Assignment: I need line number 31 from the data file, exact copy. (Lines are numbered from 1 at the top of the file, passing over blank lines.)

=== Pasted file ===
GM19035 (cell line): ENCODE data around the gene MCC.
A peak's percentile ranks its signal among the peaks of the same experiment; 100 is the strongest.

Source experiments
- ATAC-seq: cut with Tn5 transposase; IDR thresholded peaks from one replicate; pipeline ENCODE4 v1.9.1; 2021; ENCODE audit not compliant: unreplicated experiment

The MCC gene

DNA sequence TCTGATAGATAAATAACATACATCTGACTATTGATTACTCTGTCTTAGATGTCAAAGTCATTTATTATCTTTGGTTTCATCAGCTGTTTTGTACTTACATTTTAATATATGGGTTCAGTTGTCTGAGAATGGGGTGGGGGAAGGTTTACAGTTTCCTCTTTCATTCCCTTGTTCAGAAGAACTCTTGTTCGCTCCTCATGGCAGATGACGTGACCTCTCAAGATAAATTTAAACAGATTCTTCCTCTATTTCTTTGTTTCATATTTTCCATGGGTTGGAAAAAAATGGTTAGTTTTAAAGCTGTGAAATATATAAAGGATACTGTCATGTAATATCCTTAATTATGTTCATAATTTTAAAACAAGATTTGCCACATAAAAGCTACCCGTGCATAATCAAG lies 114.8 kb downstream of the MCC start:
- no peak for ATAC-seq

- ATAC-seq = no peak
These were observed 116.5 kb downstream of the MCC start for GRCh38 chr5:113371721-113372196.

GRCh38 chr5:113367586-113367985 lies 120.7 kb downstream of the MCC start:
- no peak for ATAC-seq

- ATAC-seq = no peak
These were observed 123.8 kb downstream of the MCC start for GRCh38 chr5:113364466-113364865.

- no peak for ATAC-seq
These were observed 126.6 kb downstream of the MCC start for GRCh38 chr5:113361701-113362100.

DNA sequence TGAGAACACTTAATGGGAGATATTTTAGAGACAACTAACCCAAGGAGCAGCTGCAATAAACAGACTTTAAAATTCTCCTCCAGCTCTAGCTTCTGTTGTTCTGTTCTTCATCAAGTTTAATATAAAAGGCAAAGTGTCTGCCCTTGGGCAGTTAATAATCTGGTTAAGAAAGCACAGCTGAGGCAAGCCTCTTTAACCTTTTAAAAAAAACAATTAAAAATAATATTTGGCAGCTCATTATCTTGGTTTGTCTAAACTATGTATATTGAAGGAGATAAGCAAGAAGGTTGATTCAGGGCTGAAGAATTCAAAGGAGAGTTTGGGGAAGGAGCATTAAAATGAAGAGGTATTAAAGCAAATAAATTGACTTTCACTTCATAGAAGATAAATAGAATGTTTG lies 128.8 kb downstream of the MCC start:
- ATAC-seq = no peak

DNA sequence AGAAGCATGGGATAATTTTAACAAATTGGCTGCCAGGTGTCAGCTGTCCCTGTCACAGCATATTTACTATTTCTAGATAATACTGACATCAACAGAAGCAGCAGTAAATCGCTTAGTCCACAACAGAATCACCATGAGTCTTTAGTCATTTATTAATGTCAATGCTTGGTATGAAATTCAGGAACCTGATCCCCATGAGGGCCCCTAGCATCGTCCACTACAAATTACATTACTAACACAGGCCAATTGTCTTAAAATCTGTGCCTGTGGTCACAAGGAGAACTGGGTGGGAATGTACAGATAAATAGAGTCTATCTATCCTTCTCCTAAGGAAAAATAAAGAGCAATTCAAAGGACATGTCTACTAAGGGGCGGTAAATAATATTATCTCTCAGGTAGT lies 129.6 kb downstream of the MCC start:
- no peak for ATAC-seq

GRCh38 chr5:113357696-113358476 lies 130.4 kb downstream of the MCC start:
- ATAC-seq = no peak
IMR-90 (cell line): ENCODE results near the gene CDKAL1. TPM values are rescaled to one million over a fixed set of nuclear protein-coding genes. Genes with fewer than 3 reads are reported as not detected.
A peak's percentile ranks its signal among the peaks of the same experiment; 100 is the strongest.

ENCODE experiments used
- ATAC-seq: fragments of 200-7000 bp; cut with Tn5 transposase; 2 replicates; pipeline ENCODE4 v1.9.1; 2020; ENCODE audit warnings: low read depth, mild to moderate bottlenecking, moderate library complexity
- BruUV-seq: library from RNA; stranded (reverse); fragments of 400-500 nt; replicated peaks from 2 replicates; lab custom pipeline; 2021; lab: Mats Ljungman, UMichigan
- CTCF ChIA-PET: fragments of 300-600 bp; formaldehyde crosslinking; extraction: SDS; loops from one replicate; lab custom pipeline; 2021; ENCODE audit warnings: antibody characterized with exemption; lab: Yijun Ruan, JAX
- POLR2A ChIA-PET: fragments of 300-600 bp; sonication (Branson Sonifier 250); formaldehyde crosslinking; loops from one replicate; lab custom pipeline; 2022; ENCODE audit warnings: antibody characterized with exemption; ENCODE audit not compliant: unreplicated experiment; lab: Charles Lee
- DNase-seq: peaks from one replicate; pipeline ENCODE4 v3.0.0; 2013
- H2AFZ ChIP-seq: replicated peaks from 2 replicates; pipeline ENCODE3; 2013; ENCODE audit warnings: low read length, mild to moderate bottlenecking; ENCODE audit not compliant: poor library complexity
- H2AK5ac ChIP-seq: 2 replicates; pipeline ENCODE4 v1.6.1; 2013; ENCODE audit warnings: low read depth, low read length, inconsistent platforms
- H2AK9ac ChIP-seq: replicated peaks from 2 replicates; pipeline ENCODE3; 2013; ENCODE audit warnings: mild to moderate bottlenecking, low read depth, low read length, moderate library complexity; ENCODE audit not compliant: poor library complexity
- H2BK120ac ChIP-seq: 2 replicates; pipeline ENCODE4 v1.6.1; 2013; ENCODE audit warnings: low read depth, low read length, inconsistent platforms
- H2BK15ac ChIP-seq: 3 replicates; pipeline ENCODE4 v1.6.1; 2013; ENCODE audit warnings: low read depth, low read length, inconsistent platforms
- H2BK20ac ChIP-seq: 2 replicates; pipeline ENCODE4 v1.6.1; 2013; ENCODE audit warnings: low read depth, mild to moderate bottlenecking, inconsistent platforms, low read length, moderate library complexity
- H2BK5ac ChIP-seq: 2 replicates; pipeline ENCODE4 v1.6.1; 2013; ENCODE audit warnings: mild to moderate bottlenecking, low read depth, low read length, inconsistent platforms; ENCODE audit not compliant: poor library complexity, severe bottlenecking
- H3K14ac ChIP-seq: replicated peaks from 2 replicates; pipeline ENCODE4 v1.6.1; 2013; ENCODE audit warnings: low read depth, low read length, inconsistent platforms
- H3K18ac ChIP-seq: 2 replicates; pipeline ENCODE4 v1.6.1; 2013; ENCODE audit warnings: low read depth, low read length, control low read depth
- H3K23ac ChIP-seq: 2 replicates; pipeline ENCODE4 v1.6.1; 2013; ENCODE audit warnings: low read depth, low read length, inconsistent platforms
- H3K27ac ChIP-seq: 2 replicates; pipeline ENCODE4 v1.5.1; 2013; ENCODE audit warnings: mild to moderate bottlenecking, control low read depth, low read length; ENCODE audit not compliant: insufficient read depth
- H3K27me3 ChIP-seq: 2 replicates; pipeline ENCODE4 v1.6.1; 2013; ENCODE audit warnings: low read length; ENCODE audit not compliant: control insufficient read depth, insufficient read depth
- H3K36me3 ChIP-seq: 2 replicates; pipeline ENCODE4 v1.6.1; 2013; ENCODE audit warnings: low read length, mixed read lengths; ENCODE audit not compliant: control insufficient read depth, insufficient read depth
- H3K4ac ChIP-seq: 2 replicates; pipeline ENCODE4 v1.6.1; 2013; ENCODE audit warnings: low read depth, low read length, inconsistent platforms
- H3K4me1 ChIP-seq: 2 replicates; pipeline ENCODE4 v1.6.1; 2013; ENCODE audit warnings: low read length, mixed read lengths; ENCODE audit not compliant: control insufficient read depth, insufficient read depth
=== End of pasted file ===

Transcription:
- H2AK5ac ChIP-seq: 2 replicates; pipeline ENCODE4 v1.6.1; 2013; ENCODE audit warnings: low read depth, low read length, inconsistent platforms